The base body of the rotor cup 2 is made of a high-tensile steel, on the surface of which firstly a soft nickel plating 8 is applied, which can extend over the entire interior of the rotor cup 2. This nickel plating 8 has not only from the very beginning the desired smoothness for the fiber sliding surface 5, but also offers a suitable base for rolling the hard particles 7 into the fiber collecting groove 6. The nickel plating 8 should be sufficiently thick in the area of the fiber collecting groove 6.

In a way which is described below, the hard particles 7, for example diamond grains, can be rolled into the nickel plating 8. After the hard particles 7 have been rolled in, the fiber collecting groove 6 should be brushed over, so that loose material not rolled in can be reliably removed. The nickel plating 8 can be subsequently hardened by means of heat treatment. Although not absolutely necessary, it can be practical, after the hard particles 7 have been rolled in, and after the nickel plating 8 has been hardened, to apply a second nickel plating 9 (afterplating), which plating can be significantly thinner. During operation, this second nickel plating 9 can in a short time undergo wear, caused by the yarn, in the fiber collecting groove 6, so that the hard particles 7 reappear on the surface. The second nickel plating 9 helps to prevent the hard particles 7 from coming away too easily from the surface of the fiber collecting groove 6.

Subsequently, after the second plating, a temper hardening takes place.

The fiber sliding surface 5 is advantageously provided with a so-called orange-peel structure 10, which can either be engraved on the surface of the steel straight away or after the application of the first nickel plating 8. It has been proven that such surfaces are practical for the sliding of the fibers.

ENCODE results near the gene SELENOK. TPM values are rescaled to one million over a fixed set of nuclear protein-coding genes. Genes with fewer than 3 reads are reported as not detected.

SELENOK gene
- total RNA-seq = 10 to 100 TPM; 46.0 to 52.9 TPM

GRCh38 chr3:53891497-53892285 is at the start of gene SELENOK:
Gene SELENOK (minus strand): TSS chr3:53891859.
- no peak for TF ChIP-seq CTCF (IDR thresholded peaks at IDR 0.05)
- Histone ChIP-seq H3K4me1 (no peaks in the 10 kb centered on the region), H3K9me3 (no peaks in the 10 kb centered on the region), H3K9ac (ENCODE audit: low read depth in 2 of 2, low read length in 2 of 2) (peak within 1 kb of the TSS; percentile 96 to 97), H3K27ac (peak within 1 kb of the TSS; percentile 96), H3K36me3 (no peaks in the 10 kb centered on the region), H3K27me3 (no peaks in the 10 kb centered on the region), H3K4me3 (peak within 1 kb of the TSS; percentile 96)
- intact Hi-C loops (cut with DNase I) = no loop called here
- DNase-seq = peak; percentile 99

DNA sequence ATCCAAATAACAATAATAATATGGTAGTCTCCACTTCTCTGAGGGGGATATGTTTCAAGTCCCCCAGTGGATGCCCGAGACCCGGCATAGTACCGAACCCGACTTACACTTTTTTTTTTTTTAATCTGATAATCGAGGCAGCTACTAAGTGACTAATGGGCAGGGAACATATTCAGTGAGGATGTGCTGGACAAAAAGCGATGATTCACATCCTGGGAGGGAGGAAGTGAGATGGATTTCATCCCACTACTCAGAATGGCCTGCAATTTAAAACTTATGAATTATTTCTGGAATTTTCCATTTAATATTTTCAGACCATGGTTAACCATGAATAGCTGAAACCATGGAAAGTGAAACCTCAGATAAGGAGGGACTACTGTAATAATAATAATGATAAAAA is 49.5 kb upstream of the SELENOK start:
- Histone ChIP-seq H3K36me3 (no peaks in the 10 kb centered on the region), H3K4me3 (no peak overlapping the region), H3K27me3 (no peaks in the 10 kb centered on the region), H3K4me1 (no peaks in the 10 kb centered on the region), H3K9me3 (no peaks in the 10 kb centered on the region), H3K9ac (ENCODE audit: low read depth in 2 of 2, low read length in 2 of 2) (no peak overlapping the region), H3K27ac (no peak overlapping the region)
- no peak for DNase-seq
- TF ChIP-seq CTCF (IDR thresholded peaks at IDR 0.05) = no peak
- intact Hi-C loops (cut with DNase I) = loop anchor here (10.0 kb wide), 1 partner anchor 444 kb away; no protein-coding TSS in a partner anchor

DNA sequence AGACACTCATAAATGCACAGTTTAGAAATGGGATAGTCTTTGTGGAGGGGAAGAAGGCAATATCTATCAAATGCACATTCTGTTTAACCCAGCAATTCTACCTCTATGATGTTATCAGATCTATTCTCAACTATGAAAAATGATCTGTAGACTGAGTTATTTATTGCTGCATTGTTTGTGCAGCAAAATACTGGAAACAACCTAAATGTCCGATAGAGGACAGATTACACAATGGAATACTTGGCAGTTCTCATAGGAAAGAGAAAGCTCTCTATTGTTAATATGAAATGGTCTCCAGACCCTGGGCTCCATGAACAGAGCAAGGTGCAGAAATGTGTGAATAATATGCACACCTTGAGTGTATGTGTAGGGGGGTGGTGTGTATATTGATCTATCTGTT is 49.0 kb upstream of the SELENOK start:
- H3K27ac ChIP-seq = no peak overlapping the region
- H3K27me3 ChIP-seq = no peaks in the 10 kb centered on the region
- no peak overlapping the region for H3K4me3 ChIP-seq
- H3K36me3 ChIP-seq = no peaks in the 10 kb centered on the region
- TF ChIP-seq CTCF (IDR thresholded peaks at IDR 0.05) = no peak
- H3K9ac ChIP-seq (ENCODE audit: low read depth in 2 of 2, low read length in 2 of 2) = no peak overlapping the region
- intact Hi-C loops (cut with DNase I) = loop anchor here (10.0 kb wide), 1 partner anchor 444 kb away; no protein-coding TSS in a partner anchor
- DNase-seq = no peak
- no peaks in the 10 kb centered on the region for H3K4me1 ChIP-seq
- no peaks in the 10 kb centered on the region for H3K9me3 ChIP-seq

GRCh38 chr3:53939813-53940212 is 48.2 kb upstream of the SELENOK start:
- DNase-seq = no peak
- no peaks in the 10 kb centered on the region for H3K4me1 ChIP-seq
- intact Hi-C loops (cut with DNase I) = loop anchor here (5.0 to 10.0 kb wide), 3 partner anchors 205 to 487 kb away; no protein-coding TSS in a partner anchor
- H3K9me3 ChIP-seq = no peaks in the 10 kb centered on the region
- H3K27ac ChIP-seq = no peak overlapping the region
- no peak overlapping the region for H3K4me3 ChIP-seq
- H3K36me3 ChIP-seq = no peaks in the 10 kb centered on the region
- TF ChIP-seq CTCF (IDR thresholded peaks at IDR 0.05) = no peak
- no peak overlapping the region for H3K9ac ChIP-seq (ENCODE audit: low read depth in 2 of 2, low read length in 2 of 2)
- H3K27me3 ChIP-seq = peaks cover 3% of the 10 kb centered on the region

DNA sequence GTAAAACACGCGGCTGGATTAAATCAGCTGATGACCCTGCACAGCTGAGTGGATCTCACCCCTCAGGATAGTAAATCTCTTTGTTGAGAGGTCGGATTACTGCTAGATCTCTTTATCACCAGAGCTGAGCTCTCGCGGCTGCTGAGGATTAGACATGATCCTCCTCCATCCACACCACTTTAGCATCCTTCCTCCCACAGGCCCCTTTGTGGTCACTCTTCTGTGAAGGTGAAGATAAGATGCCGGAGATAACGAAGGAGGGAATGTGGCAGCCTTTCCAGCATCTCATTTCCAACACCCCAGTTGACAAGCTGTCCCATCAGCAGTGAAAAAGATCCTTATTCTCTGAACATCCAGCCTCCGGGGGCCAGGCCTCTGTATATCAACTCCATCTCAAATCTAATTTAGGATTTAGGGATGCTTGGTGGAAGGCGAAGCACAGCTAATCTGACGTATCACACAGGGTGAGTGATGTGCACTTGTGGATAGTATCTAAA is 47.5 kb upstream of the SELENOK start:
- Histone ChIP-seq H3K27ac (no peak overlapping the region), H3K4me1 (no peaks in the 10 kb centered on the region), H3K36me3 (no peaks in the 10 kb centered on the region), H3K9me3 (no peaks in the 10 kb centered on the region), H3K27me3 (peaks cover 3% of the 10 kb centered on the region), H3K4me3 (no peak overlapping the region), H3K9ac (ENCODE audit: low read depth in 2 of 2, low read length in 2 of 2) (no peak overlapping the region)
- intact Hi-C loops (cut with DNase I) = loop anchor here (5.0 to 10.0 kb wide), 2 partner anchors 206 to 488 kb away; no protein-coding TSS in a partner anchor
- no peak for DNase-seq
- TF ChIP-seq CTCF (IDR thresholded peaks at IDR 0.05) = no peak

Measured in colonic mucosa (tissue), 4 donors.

The device for rolling in the hard particles 7 into the fiber collecting groove 6 according to FIG. 3 comprises a pressure disk 11 rotating in direction A, which is adapted to the contour of the fiber collecting groove 6. It comprises thus a cutter 12 with a small radius. The drive motor 13 arranged thereto can be adjusted in axial and radial direction of the rotor cup 1, so that the pressure disk 11 can be precisely positioned at the fiber collecting groove 6 by means not shown.

Due to the cutter with the small radius, a very high specific pressure arises, which rolls the hard particles 7 reliably into the surface of the fiber collecting groove 6. The rest of the particles 7 which are not rolled in are subsequently removed, in particular by means of brushing, from the inside of the rotor cup 2.